Other causes include:

  • Hairstyle. Although the aforementioned style is one of the culprits, hairstyles such as dreadlocks and single (extension) braids can also have the same effect. Men and women who have suffered from traction alopecia have found that the hair loss occurs most at the hair line—primarily around the temples and the sides of their heads.
  • Headgear. Compressive safety helmets worn tightly and closely to the scalp are a cause of traction alopecia. The lining of tightly fitted safety helmets like those worn for activities such as motorcycling, cycling, skiing and snowboarding are responsible for the constant rubbing and tugging of localised areas of the hair and scalp. Frequent wearers or those who use such helmets for prolonged periods seem more likely to suffer traction alopecia.[citation needed]
  • Chemicals. A condition known as CCCA (central cicatricial centrifugal alopecia), seen almost exclusively in African American women, can cause extensive hair loss. It is caused by a combination of too much stress (traction) on the hair and the use of harsh relaxers and dyes.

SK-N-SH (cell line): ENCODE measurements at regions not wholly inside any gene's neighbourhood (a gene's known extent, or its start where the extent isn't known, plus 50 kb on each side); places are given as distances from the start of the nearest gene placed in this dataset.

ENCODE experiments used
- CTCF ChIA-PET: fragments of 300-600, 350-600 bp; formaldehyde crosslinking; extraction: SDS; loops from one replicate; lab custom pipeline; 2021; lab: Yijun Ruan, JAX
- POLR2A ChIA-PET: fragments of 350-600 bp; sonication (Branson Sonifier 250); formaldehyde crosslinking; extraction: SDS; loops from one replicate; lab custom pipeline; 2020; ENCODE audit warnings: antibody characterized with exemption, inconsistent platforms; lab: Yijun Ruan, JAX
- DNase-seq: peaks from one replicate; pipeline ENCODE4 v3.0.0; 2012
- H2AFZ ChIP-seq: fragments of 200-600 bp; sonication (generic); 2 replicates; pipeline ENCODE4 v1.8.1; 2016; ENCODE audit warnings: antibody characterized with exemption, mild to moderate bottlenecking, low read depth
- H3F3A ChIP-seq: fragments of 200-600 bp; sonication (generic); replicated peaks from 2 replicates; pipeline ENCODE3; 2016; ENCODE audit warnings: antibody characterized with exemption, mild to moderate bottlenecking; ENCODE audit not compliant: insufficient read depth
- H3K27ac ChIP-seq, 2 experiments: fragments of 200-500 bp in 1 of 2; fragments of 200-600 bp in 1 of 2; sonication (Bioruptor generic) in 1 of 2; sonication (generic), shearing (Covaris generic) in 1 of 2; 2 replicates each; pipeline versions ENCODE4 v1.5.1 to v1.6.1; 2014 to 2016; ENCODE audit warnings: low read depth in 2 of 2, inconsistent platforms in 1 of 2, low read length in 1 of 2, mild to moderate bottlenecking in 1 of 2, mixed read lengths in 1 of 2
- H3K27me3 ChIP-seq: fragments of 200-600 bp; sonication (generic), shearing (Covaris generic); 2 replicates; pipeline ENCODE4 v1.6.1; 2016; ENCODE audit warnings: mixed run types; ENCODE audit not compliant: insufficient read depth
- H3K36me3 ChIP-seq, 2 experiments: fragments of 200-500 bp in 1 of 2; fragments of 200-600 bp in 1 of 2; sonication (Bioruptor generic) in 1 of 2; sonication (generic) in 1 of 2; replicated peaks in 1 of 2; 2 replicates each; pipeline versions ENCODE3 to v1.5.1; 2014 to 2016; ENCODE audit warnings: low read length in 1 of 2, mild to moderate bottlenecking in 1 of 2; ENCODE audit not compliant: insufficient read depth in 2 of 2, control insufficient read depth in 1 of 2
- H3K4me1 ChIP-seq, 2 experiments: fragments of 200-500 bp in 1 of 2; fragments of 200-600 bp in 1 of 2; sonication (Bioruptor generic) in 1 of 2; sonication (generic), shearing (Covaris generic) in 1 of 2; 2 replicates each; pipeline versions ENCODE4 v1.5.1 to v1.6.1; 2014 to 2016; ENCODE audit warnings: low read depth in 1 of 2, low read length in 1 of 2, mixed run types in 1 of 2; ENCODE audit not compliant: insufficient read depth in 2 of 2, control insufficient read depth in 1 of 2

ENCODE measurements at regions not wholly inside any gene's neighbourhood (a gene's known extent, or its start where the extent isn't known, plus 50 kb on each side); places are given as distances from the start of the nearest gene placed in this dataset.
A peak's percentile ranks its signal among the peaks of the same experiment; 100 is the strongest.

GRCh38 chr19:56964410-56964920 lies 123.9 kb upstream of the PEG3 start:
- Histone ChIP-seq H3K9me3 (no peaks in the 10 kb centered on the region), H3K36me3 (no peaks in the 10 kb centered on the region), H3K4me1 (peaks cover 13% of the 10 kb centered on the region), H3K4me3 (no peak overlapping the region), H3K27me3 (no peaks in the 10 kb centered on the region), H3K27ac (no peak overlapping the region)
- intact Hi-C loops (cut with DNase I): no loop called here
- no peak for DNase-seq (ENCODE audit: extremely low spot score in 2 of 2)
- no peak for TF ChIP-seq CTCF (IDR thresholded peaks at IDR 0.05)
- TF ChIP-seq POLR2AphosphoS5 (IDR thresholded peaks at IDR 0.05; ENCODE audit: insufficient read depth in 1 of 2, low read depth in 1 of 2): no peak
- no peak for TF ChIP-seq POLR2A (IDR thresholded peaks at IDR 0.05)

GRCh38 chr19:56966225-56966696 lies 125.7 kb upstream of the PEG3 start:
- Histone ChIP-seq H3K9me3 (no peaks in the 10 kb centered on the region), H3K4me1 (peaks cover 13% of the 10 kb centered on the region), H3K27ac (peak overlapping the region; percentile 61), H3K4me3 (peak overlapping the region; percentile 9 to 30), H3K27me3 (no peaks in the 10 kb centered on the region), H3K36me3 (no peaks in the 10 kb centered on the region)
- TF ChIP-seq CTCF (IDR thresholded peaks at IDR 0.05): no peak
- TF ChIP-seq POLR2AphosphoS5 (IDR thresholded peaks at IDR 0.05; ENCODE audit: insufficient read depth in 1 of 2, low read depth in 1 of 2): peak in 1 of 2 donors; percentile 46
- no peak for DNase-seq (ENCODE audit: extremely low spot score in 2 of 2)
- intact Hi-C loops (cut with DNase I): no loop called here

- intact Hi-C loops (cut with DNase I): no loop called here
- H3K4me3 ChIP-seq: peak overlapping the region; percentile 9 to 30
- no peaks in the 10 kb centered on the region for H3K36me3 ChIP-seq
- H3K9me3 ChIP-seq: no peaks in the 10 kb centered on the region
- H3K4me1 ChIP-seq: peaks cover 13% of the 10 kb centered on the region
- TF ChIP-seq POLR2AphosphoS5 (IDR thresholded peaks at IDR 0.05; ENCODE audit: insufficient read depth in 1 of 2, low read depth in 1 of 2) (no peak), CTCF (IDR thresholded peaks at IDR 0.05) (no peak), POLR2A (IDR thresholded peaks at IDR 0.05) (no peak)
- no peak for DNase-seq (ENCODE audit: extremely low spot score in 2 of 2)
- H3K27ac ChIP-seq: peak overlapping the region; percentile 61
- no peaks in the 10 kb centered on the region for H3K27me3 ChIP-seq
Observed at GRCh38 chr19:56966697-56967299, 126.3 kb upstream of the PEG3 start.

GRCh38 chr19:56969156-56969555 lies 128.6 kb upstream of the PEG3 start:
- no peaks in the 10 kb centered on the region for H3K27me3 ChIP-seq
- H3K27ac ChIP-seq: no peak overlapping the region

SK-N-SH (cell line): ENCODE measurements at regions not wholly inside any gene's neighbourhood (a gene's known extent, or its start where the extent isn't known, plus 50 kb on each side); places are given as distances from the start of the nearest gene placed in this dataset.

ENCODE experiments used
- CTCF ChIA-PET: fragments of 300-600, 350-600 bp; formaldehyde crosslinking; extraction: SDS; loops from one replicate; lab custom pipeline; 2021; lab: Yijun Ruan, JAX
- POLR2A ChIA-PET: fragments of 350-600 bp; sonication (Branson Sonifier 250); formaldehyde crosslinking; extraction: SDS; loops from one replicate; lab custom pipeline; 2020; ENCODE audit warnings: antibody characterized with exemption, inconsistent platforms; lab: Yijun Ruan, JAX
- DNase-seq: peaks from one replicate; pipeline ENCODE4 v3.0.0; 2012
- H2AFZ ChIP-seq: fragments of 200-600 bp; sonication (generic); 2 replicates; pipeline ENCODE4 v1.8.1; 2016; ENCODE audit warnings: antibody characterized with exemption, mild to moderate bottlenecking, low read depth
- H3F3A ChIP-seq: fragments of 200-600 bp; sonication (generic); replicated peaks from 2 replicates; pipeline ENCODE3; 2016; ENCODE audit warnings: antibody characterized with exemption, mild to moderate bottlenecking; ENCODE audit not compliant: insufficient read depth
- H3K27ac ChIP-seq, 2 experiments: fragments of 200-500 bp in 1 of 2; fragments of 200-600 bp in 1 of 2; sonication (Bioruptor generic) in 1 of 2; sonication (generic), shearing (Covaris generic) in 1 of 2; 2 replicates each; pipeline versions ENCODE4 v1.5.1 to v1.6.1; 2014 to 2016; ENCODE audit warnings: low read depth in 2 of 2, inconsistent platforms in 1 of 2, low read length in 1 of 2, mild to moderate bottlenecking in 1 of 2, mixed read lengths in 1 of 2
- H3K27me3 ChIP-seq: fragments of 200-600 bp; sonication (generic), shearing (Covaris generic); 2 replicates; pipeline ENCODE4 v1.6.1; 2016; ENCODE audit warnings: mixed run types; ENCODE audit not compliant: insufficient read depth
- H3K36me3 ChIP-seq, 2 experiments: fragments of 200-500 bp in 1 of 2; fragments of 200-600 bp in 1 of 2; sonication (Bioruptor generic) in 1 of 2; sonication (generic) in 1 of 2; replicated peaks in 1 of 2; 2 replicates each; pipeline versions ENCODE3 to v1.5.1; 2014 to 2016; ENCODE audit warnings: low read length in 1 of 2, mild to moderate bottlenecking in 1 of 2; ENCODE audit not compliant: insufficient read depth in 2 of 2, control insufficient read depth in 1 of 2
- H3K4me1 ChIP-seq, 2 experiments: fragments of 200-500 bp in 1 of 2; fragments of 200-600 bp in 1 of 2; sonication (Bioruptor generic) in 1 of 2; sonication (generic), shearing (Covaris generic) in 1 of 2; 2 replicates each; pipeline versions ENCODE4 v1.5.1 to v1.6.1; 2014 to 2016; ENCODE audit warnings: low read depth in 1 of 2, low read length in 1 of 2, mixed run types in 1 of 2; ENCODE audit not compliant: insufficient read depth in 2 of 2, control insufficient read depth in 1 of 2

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See also


  1. Onalaja, Amanda A.; Taylor, Susan C. (2021). "1. Defining skin color". In Li, Becky S.; Maibach, Howard I. (eds.). Ethnic Skin and Hair and Other Cultural Considerations. Switzerland: Springer. p. 14. ISBN 978-3-030-64829-9. Archived from the original on 2022-09-04. Retrieved 2022-08-29. {{cite book}}: More than one of |accessdate= and |access-date= specified (help); More than one of |archivedate= and |archive-date= specified (help); More than one of |archiveurl= and |archive-url= specified (help)
  2. Khumalo, N. P. (2012). "The "fringe sign" for public education on traction alopecia". Dermatology Online Journal. 18 (9): 16. PMID 23031383.
  3. Samrao, A.; Price, V. H.; Zedek, D.; Mirmirani, P. (2011). "The "Fringe Sign" - A useful clinical finding in traction alopecia of the marginal hair line". Dermatology Online Journal. 17 (11): 1. PMID 22136857.